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ARC/PLC program changes and deadlines announced

September 19, 2019
By Steve Johnson - Columnist , Farm News

The USDA Farm Service Agency (FSA) has opened the enrollment period for the 2019 Agriculture Risk Coverage (ARC) and/or Price Loss Coverage (PLC) commodity programs for 2019. These are continuations of similar programs created in the 2014 farm bill with slight modifications.

The county FSA staffs have received training and forms are being developed. Producers will have until March 15, 2020, to make a 2-year election for either the ARC and/or PLC programs. Enrollment will then take place and be concurrent for both the 2019 and 2020 crop years.

Under the 2018 farm bill, producers can sign up their individual crops by FSA farm number in ARC-County (ARC-CO) or PLC. Or, they can sign up the entire farm in ARC-Individual (ARC-IC). Those program elections will apply for the 2019 and 2020 crop years. Then beginning in 2021 producers can change their program election decisions annually.

ARC-CO operates on a 5-year Olympic average of county-based crop revenue guarantees triggered by a shortfall of actual crop revenue. PLC uses set reference prices for crops and pays when the Marketing Year Average (MYA) weighted average national cash price falls below that reference price. Current reference prices for corn ($3.70 a bushel), soybeans ($8.40) remain the same as the 2014 farm bill and cannot decrease below those levels.

Producers will also have a one-time chance to update their PLC Farm Yields starting with the 2020 crop. Even if a producer elects ARC-CO or ARC-IC, the PLC yield is the public record of yield associated with that FSA farm number. Under the farm bill provisions, producers can provide yield data for each crop by FSA farm number for the 2013 through 2017 crop years.

Most of the supporting evidence for the PLC Yield Update will likely come from a producer's crop insurance records. Providers of crop insurance are aware of the requests that producers will have of their crop insurance agents. In some cases, the yields for a crop insurance unit might not match perfectly with the FSA farm number. Producers should work with their FSA county staff on those issues. The farmland owner on cash rent farms will need to approve this PLC Yield Update.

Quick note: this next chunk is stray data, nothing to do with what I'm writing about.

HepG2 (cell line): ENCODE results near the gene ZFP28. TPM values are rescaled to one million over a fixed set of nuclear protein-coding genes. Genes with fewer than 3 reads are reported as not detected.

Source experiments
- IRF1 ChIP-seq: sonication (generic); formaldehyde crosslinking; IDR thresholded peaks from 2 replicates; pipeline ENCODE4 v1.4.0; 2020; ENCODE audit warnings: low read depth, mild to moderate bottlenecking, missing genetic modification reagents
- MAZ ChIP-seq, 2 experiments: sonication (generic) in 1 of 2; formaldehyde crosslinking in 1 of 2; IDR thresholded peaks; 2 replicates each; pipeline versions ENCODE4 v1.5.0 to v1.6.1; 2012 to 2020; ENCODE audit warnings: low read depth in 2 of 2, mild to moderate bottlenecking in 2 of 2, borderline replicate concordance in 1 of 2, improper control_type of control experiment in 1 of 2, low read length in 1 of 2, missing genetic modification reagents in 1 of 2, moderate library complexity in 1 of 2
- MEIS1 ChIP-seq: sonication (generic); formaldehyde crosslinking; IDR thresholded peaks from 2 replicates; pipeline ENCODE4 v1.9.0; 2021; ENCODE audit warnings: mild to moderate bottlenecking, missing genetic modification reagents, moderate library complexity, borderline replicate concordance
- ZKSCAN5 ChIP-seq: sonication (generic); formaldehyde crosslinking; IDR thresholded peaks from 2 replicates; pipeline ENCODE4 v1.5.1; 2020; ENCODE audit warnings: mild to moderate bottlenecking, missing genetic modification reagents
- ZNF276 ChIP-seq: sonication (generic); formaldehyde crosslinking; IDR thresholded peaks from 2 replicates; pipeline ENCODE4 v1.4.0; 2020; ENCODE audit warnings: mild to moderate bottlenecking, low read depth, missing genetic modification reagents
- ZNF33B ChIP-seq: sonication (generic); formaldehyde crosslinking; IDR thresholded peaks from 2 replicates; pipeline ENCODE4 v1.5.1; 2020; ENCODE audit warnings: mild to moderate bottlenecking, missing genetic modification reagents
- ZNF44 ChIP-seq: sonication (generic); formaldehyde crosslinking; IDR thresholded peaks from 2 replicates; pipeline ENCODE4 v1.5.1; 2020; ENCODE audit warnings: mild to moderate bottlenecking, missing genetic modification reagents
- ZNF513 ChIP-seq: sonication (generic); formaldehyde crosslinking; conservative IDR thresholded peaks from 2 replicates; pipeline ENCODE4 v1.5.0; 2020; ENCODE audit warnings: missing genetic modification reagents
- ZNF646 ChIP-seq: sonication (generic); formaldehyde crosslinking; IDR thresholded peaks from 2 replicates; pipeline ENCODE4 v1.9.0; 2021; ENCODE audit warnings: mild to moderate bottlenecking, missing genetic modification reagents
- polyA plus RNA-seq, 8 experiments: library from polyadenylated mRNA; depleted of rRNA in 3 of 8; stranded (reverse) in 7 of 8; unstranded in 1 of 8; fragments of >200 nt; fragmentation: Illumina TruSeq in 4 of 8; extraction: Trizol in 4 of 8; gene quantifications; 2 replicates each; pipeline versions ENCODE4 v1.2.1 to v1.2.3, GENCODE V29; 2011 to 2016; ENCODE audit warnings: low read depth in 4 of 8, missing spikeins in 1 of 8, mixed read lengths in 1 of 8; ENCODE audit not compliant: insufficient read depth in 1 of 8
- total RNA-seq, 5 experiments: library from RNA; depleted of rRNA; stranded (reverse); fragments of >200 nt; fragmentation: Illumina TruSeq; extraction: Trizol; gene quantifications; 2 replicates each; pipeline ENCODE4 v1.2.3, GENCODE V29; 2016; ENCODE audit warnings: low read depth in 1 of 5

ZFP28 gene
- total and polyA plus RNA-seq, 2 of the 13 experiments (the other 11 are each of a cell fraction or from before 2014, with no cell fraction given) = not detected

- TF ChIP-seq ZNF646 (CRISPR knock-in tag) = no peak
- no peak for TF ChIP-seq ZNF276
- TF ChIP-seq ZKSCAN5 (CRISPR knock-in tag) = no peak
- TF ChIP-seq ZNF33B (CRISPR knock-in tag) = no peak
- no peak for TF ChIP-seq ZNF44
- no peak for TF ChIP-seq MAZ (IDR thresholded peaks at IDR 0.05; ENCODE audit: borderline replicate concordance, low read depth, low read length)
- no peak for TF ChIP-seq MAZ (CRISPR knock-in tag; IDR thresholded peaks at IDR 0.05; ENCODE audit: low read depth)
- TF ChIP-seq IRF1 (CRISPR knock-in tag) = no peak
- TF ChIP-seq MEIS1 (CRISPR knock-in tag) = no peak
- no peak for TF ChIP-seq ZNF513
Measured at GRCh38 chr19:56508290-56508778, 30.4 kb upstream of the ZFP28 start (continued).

Under the 2014 farm bill, payments for ARC-CO declined over time for major crops as prices fell after the 2013 crop year. Payments for PLC, which were non-existent for corn and soybeans at the beginning of the 2014 and 2015 crop years, increased during the latter part of the farm bill. Thus the 2018 farm bill added this option for producers to switch programs annually starting in 2021.

These programs will move to trend-adjusted yields reported by producers to their crop insurance agents. This USDA Risk Management Agency (RMA) data will be used for both the ARC-CO and ARC-IC program.

Another program change if national average cash prices move higher over the next few years, then the reference prices for PLC can increase as well. Reference prices could increase by as much as 15 percent for commodity crops, but only after several years of much higher national cash prices.

USDA reminds producers that enrolling in ARC or PLC programs can affect eligibility for the Supplemental Coverage Option (SCO) crop insurance program. Producers who sign up for ARC are not eligible to purchase SCO on those insured acres. However, producers who enroll in PLC can buy SCO policies through their crop insurance agent annually before the March 15 sales closing date.

Steve Johnson is an Iowa State University Extension and Outreach farm management specialist. He can be reached at sdjohns@iastate.edu.

 
 

 

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